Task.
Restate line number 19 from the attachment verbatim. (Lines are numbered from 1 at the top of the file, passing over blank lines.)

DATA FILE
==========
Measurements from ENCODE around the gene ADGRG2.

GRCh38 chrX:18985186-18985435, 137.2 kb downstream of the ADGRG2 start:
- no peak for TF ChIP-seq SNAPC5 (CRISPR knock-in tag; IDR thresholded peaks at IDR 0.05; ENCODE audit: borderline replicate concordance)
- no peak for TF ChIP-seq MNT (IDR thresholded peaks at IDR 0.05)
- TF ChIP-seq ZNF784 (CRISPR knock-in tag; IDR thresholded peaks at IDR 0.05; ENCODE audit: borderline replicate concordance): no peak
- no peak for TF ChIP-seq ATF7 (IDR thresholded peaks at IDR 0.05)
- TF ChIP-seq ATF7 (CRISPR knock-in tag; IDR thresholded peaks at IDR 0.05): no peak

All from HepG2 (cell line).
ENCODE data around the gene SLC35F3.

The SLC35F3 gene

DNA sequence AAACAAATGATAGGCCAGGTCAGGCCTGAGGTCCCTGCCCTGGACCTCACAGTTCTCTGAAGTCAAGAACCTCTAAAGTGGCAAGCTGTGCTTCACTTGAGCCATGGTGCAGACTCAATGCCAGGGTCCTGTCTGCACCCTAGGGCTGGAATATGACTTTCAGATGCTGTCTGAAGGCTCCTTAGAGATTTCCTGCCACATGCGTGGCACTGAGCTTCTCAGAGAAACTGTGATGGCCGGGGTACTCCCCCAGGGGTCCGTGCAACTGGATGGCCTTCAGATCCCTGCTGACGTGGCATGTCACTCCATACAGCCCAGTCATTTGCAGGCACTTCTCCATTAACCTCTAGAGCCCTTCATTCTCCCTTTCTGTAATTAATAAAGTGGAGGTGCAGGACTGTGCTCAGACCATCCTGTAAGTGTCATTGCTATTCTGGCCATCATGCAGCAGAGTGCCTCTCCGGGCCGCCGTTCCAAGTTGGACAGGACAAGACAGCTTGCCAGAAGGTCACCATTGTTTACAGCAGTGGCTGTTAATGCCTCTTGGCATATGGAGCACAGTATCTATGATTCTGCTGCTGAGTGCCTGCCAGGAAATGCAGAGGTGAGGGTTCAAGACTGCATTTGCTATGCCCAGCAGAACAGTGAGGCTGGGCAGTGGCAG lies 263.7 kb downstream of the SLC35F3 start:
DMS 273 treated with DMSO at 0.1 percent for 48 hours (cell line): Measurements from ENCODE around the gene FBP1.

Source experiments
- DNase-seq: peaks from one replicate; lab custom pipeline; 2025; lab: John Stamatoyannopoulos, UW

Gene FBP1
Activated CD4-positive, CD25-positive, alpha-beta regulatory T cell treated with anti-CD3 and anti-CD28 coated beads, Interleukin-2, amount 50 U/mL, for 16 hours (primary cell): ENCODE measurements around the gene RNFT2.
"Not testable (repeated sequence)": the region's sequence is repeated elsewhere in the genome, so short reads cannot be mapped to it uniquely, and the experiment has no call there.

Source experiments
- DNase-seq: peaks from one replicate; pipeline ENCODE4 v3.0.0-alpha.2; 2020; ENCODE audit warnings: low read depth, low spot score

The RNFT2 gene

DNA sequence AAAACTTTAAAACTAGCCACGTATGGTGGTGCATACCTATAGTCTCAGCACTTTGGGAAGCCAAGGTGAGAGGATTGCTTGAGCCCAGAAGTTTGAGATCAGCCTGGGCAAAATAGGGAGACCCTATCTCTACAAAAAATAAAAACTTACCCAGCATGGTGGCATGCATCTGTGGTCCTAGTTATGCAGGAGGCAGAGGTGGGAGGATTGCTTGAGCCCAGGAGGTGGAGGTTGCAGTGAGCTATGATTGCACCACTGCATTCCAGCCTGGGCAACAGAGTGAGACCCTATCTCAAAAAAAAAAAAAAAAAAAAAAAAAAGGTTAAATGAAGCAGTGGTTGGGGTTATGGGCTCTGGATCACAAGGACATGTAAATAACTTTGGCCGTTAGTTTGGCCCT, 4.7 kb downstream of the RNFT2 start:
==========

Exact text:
- DNase-seq: peaks from one replicate; pipeline ENCODE4 v3.0.0-alpha.2; 2020; ENCODE audit warnings: low read depth, low spot score